Homelessness in 2013 – Photo Voices

by backpackingbongos

When I am not busy tramping the mountains and moors I spend four days a week working as an Advocate.  A part of this role is providing opportunities for the most marginalised people in the East Midlands to get their voices heard.  I work primarily in the homeless sector.

These are scary times to find yourself homeless and with no one to turn to.  Homeless charities often pick up the pieces.  What many people are probably not aware of is the fact that these charities are often funded by Local Authorities.  Charitable donations alone do not build and run homeless hostels or provide the essential support.  Framework is the largest provider in the East Midlands.

As Local Authority budgets get squeezed they have to choose where they spend their money.  Apart from statutory services, funding is no longer ring fenced.

Nottinghamshire County Council have just released their latest Budget Proposals for consultation.  Hidden deep within a hefty document is their proposal for housing related support services.  This they want to cut by £4.2m and end the Nottinghamshire Welfare Assistance Scheme.  So what does this mean?

– Close all direct access homeless services in the County.  That means that four hostels will close and there will be no quick access homelessness services in Nottinghamshire.  None.  Zero.  No where to go.

– Close all drug and alcohol accommodation services.

– Close all offender accommodation services.

– Stop all homeless prevention floating support.  It is these services that can help prevent people becoming homeless in the first place.

– Reduce funding for Mental Health services.

– Stop the Nottinghamshire Welfare Assistance Scheme for people who find themselves in crisis.

Those affected by these proposals can easily find that they are excluded from consultations.  Especially so in the digital age.  Therefore as an organisation we are out and about running letter writing workshops so that they get the opportunity to write to their councillors.  We also photograph individuals with their personal messages to the decision makers.  These are the voices of those we met yesterday in Worksop.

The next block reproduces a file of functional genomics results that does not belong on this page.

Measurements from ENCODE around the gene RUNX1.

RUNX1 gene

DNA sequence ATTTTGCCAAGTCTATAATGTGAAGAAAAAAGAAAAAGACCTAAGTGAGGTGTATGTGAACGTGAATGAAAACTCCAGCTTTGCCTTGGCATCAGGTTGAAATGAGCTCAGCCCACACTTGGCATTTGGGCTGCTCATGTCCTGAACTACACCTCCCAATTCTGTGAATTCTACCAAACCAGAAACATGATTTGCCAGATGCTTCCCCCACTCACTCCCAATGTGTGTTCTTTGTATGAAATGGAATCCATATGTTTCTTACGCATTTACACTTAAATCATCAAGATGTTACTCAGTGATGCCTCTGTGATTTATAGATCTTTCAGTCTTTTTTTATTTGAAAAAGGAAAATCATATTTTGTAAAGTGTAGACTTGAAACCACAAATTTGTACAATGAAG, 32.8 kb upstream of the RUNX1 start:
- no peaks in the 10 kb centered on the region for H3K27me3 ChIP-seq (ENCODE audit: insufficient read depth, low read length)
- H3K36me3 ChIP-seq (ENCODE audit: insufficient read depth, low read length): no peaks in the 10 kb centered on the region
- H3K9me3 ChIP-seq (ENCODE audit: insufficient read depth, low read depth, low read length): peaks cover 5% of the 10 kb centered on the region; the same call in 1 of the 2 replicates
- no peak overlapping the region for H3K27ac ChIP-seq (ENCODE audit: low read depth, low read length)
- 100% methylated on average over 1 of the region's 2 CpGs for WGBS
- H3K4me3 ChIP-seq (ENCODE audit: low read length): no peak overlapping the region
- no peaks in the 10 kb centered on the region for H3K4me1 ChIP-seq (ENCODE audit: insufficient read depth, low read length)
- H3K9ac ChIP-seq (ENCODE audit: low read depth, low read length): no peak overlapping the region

This time next year there is a very real possibility of large numbers of the most vulnerable ending up on the streets.  As well as the devastating social implications there will be cost implications as the NHS and criminal justice system pick up the pieces.

If anyone would like to post a comment below I will collate them and post to the Labour controlled Nottinghamshire County Council.

The organisation that I work for is called SEA (Services for Empowerment and Advocacy).  Our groovy website is here.

Also some good reading on this very subject on Patrick Butler’s blog here.

15 Comments to “Homelessness in 2013 – Photo Voices”

  1. Dear God.

    This is deeply shaming. The mark of a civilised society is one where those who cannot, for whatever reason, look after themselves are cared for by those who can, and who step in and help.
    To remove services so vital to this particular part of our community verges on barbarism.

    As James has already pointed out in his excellent piece, the other community services – police, emergency healthcare, the criminal justice service and emergency social services – will all end up deluged with extra work, with the inevitable busting of budgets so the savings to the council’s budget is illusory.

    These cuts will destroy the lives of those already living on the ragged edge of our society. How do the people making these decisions can sleep at night?

  2. are the reel world looks like i will be joining them soon, spare room tax strikes again,